The Annotated Discovery Of Witchcraft Booke XIII by Stephen James Forrester
Reviewed by Jamy Ian Swiss (originally published in Genii March, 2000)
in 1997, Stephen Forrester undertook a 17-part series, published in the Australian magazine Genii's Magic Journal, examining a multitude of aspects of conjuring's most seminal text. Now Mr. Forrester has collected that series into a single volume for magic history buffs. Mr. Forrester reprints the famed 22-page conjuring section from Scot, along with several pages from other chapters that also address conjuring subjects, and provides commentary upon most every entry, summarizing and clarifying Scot's original text, and adding further historical context and commentary where he deems it appropriate to do so. Thus most of the many tricks are rendered readily accessible, and along the way we often learn how Scot's versions may have been repeated or varied, as the case may be, in later works, or how this material may have preceded or presaged later developments.
This is a worthy and useful task, but Mr. Forrester has also done significant research in other aspects of Reginald's Scot's life and work. Thus this volume begins—after an informative foreword by magic bibliophile Byron Walker, along with a preface and the author's own introduction—with a one-page list of "Some notable books on the witch-craft controversy in England (divided into "pro" and "con" stances), follows with "A short (one-page) biography of Reginald Scot," and then launches into a fascinating "Early Biography and References to Reginald Scot." In these four pages the reader will be rapidly convinced, if he or she wasn't already so, of the lasting importance of Scot's book, not only for its first publication of conjuring material in English, but for its standing as an important volume of Elizabethan literature, and in particular for its contribution to the ongoing debate of the time concerning witchcraft—a literally life-and-death subject. It is satisfying to note that magic's literature was birthed at the hands of a rational thinker and a genuinely brave moral crusader.
Next Mr. Forrester cites other authors who referred to Scot, both pro and con, in works published within the century following Scot's work. There follows a list of "authors mentioned by Reginald Scot in Book XIII:" a glossary of Old English words; and finally a brief discussion of "The Earliest English Conjuring Books After Scot," focusing primarily on Prevost's Clever and Pleasant Inventions, at which point the Annotated Discovery actually begins.
In the course of that annotation, Mr. Forrester often provides reprints of relevant materials from other texts, such as the cups-and-balls routine from Hocus Pocus Junior. He supplements the Scot material with graphic assistance, including reprints of illustrations from modern texts, photographs of Old English coins, and the reprinted frontispieces from numerous related volumes cited in the text, such as the Malleus Maleficarum, the 1486 "guide to witch-hunters and judges in the matters of identifying, prosecuting and executing witches."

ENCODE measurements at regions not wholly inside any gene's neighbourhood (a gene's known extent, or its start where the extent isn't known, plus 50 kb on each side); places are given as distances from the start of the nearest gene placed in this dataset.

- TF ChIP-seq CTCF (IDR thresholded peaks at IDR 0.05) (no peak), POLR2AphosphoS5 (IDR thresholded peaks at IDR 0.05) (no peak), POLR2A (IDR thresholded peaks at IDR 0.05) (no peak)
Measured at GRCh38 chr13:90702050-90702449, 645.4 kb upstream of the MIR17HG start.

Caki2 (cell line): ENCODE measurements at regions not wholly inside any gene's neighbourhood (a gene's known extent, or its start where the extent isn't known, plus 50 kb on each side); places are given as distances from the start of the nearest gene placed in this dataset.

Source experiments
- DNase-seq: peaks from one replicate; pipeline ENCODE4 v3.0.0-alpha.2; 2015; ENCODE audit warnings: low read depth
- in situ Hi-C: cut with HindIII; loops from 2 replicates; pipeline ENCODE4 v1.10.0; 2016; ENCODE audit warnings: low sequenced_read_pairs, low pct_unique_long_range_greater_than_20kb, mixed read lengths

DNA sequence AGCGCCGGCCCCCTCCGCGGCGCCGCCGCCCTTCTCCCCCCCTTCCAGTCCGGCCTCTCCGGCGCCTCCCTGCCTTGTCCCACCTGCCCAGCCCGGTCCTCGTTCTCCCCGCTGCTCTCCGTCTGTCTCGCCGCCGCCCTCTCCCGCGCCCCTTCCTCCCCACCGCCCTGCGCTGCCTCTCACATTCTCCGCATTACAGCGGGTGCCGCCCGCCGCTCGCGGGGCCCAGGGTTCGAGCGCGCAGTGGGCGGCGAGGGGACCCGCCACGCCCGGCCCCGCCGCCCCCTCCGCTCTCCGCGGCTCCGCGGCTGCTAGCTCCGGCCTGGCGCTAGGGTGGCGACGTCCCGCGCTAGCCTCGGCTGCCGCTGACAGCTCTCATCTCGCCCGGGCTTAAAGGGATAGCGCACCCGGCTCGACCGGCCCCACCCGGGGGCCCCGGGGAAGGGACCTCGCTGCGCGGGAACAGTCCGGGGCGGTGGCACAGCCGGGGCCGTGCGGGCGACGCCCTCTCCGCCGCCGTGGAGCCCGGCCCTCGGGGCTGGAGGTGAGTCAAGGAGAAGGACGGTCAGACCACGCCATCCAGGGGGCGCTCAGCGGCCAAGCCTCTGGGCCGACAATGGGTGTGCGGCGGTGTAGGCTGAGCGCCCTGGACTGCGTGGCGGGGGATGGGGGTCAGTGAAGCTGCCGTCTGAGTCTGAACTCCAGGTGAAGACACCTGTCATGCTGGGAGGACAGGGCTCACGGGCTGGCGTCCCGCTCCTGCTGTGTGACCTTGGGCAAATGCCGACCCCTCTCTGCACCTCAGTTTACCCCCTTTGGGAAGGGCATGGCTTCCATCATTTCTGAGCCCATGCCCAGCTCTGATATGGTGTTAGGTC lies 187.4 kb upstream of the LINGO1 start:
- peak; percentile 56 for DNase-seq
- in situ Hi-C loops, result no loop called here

He also occasionally provides references to related contemporary developments in magic, and here he occasionally seems to wander off the mark, revealing less expertise in some current matters than in those more historical in nature. Thus when discussing Scot's trick of using a knife to create the sound of an imaginary coin by secretly striking the butt end of the handle against a secretly palmed coin, Mr. Forrester then makes reference to David Williamson's Striking Vanish—which, while correctly summarized by the author, is of no relevance, whereas a reference to Mr. Williamson's routine, "Money Talks," would have been the correct item to mention, using as it does the same fundamental principle as did Scot. In discussing David Roth's Shuttle Pass he mistakenly credits Mr. Roth with the "flying" or Jumping Shuttle Pass, a variation credited to several sources including Danny Korem, but not claimed by Mr. Roth. When discussing the literature of coin magic, the author mentions Bobo's Modern Coin Magic and David Roth's Expert Coin Magic, but fails to include Kaufman's CoinMagic, which surely completes this trilogy of keystone 20th century works on the subject. The author claims that in the modern version of the Torn & Restored Thread, the thread is never given to the audience to break—while this is of course generally true, Gaetan Bloom takes quite a different approach in a masterful unpublished performance piece. These errors are not devastating—the book is primarily an academic and historical study—but clearly this is not a book on magic instruction, and when the author veers too far into this territory—whether in providing contemporary sleight-of-hand credits, or meandering too far down the path of cur-rent trick variations or modern uses by specific performers—he does neither himself nor the reader good service.
The author provides information on valuing rare books, including a detailed list of sales of copies of early editions of Scot's Discoverie, circa 1968 to the present, followed by a series of bar graphs indicating fluctuations in value of the 1584 and 1665 editions. Next appears a detailed three-page bibliography of "References to Reginald Scot" from 1587 to the present, no doubt an invaluable inclusion for future researchers, as is "A Bibliography of Reginald Scot" which follows. The book concludes with a series of indexes to people, Old English words, books, and finally tricks mentioned in the text.
There is little doubt that Mr. Forrester has provided valuable service to conjurors and historians alike by providing the fruits of his research, and as Byron Walker states in his foreword, "I can't imagine any reader of Scot not having a fuller understanding and appreciation of this pioneering text after studying his analysis."